• A great reprise of Me Talk Pretty...can Sedaris move on one day?
    Over the past few months, I read David Sedaris' books in order of their publications. Upon completing Dress Your Family In Corduroy and Denim, I feel that Sedaris has come to an impasse. While I certainly enjoyed a few of the essays here, I also feel rather numbed to the Sedaris style. Between Barrel Fever and Naked, there is a tremendous jump in maturity as Sedaris decides to write essays instead of stories. Me Talk Pretty One Day solidifies Sedaris' command of his comic voice. Dress Your Family In Corduroy and Denim feels like an extension of Me Talk Pretty One Day instead of a continuation of the writing process.

    While I don't agree that Sedaris is a pretentious writer, I do think that he needs to advance the quality of his next book. Doing the same thing over and over will appeal to fans, but I may lose interest if I see another book where he is the star. I wonder what a third-person point of view Sedaris essay would sound like? Could it freshen his funny? Would fans even let him change?...more info
  • He picks up on everything
    A collection of essays about his life and family, David Sedaris once again entertains and tickles with his intelligent wit, sarcasm and his humorous but admirably perceptive outlook on everyday things the rest of us absorb, not file away for future reference. I truly wouldn't want to be around David though. I would feel like I'd unwittingly make it into one of his books.

    ...more info
  • Love It
    David Sedaris is probably one of my favorite writers. He manages to make situations that are just plain odd into wonderful stories that make me laugh every time I read any of them. There are times where certain events seem very unlikely but they only add to the hilarity and they aren't crazy enough to take away from the main idea. The poker game scene seems a bit embellished along with a few others although I absolutely loved reading every story. The little side notes he adds in about what's happening are wonderfully placed. The way he presents the material in the book always makes me want to read more. The only time I could make myself stop reading was after a story had ended. This story focuses a lot on his dysfunctional family and it is scary that he considers himself the normal one. I loved the variety of stories and situations he chooses to express such different people and events in his life. His use of subtext is flawless and makes the reader feel smart and like they're in on one of his secrets when they pick up on it. His story about the "popular crowd" and his dad was hysterical. No matter how awkward or risqu¨¦ a topic he's talking about might be, he always finds a way to mention it politely or add a funny spin on it. The story about not wanting to share his Halloween candy is something everyone who ever went trick-or-treating can relate to and that's why it was so funny. It was during that scene in which I received many glares from Starbucks patrons as I laughed out loud to myself. This book was absolutely fantastic and I would highly recommend reading it, especially if you enjoyed any of his other books....more info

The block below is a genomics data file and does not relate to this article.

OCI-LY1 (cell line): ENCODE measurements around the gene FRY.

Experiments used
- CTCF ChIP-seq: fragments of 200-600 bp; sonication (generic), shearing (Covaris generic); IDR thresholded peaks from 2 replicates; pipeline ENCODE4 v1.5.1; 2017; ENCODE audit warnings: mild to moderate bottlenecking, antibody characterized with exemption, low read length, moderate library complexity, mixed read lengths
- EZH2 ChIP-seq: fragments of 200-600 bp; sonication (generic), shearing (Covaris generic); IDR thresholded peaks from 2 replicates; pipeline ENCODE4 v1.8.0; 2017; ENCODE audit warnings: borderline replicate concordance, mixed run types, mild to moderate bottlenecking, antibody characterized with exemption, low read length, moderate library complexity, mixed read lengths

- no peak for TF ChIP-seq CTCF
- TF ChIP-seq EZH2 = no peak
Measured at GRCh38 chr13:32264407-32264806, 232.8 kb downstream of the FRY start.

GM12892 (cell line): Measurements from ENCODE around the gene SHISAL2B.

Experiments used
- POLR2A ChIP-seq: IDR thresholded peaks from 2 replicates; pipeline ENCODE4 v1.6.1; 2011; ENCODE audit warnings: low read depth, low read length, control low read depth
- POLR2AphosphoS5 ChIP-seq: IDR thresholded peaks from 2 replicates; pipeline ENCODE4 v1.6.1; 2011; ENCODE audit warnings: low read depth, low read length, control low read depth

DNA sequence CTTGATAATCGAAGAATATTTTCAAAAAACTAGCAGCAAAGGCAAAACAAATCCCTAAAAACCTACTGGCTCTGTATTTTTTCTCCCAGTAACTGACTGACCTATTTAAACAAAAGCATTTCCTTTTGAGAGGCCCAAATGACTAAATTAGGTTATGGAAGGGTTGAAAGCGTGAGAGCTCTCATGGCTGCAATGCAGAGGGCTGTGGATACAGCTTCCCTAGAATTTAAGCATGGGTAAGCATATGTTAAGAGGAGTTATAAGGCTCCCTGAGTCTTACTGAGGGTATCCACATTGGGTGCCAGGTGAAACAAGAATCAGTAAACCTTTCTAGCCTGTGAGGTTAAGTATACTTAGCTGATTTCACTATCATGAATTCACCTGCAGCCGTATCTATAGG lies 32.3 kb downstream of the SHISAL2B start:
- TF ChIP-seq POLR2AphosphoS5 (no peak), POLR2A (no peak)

• Edgy and Occasionally Disturbing
    I've enjoyed Dave Sedaris's work since I first heard an abridged reading of SantaLand Diaries on NPR several years ago. I loved the unabridged and somewhat edgier version even more. I have enjoyed every one of his essay collections. His delivery, written and spoken, is unique.

    On the other hand, I am no Sedarista. While some of his pieces are funny or touching or thoughtful or odd, others are a bit creepy. I first read The Girl Next Door in The New Yorker and it was disturbing, not only because of the strange family he describes, but because of his own behavior. It was no less disturbing a second time around.

    All but one of the essays in this collection have appeared before, in magazines or on radio. The single essay that seems to be newly published here is Chicken in the Henhouse, funny in places, but it left me uneasy in the same way that The Girl Next Door did.

    These essays have Sedaris's family as their theme. Apparently the family member who is most comfortable in his own skin is his younger brother, Paul, a Southern redneck who surrounds himself with clutter and dogs. Sedaris never mentions that his sister Amy is also a writer. There are funny lines and conversations, but I wouldn't categorize this as a humor collection. His previous collections have included mainstream funny essays with more serious and unsettling pieces. This collection contains nothing like SantaLand Diaries or Me Talk Pretty One Day and Jesus Shaves, two fabulous essays about the trials of learning French, and trying to explain, with limited vocabulary, why an egg-laying bunny is the symbol of Easter in America. The pieces in Dress Your Family are a little too honest and revealing to be comfortably funny.

    But I read every word. Sedaris's writing is clean and spare. He doesn't waste any words. These essays, as effortless as they read, must have required merciless editing on Sedaris's part to remove every unnecessary word, and to make every phrase just the right one.

    Which is why I am still puzzling over the title. There is no essay called Dress Your Family in Corduroy and Denim, nor is there any reference to corduroy or denim. Perhaps it has to do with the French origin of the words? Maybe the reason is so obvious that when someone tells me what it means, I'll smack my forehead and feel like a dope. But meanwhile, I'm stumped.